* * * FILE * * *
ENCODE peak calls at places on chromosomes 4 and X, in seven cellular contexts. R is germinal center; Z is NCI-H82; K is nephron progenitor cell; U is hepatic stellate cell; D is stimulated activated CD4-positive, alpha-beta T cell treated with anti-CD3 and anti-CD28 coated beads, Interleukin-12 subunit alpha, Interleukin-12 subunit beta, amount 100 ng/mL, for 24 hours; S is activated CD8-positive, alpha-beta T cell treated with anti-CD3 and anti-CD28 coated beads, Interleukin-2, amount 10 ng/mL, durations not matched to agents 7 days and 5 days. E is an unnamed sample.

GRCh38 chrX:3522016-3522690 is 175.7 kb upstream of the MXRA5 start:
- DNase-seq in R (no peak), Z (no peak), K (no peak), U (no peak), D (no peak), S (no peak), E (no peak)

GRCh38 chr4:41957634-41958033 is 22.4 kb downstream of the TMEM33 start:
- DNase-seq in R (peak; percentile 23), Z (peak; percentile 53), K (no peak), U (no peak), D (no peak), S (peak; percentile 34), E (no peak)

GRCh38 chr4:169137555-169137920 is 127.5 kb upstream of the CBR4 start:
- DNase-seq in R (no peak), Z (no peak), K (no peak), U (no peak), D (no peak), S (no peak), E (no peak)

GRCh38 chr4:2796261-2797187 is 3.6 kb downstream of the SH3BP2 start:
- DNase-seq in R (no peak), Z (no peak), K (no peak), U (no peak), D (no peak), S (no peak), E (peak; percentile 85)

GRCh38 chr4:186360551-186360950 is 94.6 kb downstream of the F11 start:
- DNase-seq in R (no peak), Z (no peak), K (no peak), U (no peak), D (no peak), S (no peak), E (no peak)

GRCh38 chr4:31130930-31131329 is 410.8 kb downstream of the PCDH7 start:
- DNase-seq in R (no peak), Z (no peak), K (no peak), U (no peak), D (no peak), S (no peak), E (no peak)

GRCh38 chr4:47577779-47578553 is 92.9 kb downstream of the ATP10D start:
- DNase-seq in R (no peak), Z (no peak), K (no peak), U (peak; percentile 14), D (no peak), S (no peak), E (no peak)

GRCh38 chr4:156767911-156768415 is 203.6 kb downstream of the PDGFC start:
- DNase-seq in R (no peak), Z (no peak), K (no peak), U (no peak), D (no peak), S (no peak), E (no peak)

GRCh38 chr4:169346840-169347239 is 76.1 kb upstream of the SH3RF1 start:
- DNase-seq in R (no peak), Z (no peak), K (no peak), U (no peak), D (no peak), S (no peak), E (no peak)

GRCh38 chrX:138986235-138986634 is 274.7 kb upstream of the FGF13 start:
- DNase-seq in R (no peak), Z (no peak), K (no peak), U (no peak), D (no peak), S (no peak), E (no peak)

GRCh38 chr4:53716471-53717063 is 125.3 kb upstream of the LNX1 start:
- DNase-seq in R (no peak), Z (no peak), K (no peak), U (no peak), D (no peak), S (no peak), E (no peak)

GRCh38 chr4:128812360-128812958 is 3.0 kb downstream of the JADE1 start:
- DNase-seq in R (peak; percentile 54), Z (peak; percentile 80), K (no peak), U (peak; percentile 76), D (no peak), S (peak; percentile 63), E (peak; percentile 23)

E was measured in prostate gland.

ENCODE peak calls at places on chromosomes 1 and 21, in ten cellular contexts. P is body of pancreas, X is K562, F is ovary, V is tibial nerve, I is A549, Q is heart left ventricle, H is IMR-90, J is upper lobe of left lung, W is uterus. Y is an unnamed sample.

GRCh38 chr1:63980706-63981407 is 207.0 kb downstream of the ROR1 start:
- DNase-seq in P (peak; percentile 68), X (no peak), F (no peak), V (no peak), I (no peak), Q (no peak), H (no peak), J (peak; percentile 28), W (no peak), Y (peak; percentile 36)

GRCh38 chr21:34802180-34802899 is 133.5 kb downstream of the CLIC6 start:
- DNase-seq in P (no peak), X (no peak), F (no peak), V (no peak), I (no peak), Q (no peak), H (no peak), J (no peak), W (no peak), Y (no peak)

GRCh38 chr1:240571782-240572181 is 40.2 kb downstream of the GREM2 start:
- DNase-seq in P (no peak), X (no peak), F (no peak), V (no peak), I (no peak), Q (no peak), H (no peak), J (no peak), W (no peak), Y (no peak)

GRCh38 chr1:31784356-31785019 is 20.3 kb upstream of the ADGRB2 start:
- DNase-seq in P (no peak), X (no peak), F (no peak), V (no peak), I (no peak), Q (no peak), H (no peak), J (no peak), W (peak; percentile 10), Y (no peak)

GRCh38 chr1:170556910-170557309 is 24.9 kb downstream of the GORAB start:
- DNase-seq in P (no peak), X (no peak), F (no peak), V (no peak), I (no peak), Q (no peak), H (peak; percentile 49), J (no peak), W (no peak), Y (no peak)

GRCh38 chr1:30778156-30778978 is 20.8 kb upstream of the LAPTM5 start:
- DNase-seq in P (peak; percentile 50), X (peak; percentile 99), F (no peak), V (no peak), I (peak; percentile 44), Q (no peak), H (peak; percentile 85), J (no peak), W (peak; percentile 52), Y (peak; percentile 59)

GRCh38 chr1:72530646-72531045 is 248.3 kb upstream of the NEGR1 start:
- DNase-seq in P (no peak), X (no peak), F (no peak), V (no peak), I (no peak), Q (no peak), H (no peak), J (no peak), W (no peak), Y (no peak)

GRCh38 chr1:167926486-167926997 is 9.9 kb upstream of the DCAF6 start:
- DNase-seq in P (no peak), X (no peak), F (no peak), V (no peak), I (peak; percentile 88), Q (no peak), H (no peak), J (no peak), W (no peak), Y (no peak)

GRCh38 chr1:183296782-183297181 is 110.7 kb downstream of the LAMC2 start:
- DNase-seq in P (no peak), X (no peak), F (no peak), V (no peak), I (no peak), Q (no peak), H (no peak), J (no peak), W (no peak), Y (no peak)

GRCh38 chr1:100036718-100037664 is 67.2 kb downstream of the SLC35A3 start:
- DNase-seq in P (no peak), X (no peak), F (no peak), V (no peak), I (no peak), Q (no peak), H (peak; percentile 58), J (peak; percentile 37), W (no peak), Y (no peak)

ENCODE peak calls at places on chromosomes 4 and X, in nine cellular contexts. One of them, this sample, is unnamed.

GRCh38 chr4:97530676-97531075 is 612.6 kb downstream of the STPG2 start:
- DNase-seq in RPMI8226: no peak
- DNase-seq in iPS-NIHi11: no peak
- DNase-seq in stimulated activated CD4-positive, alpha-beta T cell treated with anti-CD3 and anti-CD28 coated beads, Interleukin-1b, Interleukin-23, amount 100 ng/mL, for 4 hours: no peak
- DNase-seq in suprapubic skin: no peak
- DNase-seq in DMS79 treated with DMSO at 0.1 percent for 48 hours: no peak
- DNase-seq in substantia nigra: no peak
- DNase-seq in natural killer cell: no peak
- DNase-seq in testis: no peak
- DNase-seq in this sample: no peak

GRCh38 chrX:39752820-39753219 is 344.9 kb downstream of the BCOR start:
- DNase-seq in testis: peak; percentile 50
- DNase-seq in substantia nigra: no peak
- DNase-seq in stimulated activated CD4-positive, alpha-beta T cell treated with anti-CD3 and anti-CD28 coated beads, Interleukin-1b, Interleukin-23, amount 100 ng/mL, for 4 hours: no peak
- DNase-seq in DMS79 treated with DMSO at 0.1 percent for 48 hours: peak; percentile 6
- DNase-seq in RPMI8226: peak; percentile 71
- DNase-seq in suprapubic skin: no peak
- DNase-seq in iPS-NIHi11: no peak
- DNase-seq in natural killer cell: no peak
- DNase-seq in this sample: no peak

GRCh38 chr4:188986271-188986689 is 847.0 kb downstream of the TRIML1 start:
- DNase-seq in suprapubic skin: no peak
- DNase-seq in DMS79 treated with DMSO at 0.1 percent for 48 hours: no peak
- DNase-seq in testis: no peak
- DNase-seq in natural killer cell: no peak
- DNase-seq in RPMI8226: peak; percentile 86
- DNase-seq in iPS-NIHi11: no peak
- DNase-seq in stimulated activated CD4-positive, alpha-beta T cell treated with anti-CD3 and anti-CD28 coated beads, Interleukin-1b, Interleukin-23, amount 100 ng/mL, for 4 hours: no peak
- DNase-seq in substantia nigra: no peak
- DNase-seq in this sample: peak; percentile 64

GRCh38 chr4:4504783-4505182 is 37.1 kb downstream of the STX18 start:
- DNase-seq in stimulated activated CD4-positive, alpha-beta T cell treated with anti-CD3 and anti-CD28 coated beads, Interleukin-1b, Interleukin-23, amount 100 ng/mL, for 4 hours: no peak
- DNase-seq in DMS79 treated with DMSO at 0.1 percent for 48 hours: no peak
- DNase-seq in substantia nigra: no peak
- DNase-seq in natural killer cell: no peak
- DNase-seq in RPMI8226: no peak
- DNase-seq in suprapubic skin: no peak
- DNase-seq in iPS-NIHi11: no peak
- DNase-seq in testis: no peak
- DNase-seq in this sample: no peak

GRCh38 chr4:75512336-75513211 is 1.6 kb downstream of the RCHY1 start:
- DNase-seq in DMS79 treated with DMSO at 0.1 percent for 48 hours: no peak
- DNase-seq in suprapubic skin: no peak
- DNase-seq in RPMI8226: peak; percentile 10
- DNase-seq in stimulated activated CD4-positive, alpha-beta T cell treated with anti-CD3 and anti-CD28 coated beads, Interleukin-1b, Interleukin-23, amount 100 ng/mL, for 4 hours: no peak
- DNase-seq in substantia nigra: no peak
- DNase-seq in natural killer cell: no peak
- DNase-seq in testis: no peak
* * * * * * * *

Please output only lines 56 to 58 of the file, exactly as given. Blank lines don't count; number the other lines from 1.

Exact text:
- DNase-seq in natural killer cell: no peak
- DNase-seq in testis: no peak
- DNase-seq in this sample: no peak